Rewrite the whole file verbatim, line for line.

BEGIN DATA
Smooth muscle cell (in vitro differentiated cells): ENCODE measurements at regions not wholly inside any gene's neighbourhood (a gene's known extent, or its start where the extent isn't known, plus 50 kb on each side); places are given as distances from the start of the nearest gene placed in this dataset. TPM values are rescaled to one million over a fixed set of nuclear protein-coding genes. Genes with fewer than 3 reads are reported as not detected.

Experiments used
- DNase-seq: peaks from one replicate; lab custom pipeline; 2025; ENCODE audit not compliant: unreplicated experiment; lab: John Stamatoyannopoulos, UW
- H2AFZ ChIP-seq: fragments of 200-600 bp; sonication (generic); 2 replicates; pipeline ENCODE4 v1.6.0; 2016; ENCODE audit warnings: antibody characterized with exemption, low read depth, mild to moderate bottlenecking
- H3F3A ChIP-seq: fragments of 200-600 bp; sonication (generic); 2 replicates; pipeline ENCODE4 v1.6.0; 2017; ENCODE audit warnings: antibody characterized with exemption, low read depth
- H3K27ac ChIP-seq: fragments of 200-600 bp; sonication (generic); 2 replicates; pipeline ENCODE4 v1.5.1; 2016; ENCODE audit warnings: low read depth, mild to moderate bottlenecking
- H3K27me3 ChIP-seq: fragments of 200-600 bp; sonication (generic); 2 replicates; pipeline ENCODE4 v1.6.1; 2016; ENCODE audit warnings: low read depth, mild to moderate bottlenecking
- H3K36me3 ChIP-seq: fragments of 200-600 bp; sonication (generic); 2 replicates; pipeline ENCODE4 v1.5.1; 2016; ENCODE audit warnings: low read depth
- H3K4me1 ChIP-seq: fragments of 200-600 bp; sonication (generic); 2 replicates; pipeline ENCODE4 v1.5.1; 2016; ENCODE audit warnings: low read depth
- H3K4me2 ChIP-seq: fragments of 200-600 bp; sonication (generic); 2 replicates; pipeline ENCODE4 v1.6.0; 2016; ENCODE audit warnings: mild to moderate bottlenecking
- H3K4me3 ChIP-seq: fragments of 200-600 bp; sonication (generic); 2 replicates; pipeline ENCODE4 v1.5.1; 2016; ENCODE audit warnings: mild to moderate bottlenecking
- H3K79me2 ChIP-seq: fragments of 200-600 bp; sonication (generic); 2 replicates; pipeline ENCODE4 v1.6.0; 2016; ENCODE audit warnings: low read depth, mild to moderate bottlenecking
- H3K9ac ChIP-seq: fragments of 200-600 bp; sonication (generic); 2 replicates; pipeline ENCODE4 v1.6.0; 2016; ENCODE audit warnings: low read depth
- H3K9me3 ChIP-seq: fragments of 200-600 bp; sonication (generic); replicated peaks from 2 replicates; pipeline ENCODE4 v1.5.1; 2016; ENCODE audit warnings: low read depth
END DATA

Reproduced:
Smooth muscle cell (in vitro differentiated cells): ENCODE measurements at regions not wholly inside any gene's neighbourhood (a gene's known extent, or its start where the extent isn't known, plus 50 kb on each side); places are given as distances from the start of the nearest gene placed in this dataset. TPM values are rescaled to one million over a fixed set of nuclear protein-coding genes. Genes with fewer than 3 reads are reported as not detected.

Experiments used
- DNase-seq: peaks from one replicate; lab custom pipeline; 2025; ENCODE audit not compliant: unreplicated experiment; lab: John Stamatoyannopoulos, UW
- H2AFZ ChIP-seq: fragments of 200-600 bp; sonication (generic); 2 replicates; pipeline ENCODE4 v1.6.0; 2016; ENCODE audit warnings: antibody characterized with exemption, low read depth, mild to moderate bottlenecking
- H3F3A ChIP-seq: fragments of 200-600 bp; sonication (generic); 2 replicates; pipeline ENCODE4 v1.6.0; 2017; ENCODE audit warnings: antibody characterized with exemption, low read depth
- H3K27ac ChIP-seq: fragments of 200-600 bp; sonication (generic); 2 replicates; pipeline ENCODE4 v1.5.1; 2016; ENCODE audit warnings: low read depth, mild to moderate bottlenecking
- H3K27me3 ChIP-seq: fragments of 200-600 bp; sonication (generic); 2 replicates; pipeline ENCODE4 v1.6.1; 2016; ENCODE audit warnings: low read depth, mild to moderate bottlenecking
- H3K36me3 ChIP-seq: fragments of 200-600 bp; sonication (generic); 2 replicates; pipeline ENCODE4 v1.5.1; 2016; ENCODE audit warnings: low read depth
- H3K4me1 ChIP-seq: fragments of 200-600 bp; sonication (generic); 2 replicates; pipeline ENCODE4 v1.5.1; 2016; ENCODE audit warnings: low read depth
- H3K4me2 ChIP-seq: fragments of 200-600 bp; sonication (generic); 2 replicates; pipeline ENCODE4 v1.6.0; 2016; ENCODE audit warnings: mild to moderate bottlenecking
- H3K4me3 ChIP-seq: fragments of 200-600 bp; sonication (generic); 2 replicates; pipeline ENCODE4 v1.5.1; 2016; ENCODE audit warnings: mild to moderate bottlenecking
- H3K79me2 ChIP-seq: fragments of 200-600 bp; sonication (generic); 2 replicates; pipeline ENCODE4 v1.6.0; 2016; ENCODE audit warnings: low read depth, mild to moderate bottlenecking
- H3K9ac ChIP-seq: fragments of 200-600 bp; sonication (generic); 2 replicates; pipeline ENCODE4 v1.6.0; 2016; ENCODE audit warnings: low read depth
- H3K9me3 ChIP-seq: fragments of 200-600 bp; sonication (generic); replicated peaks from 2 replicates; pipeline ENCODE4 v1.5.1; 2016; ENCODE audit warnings: low read depth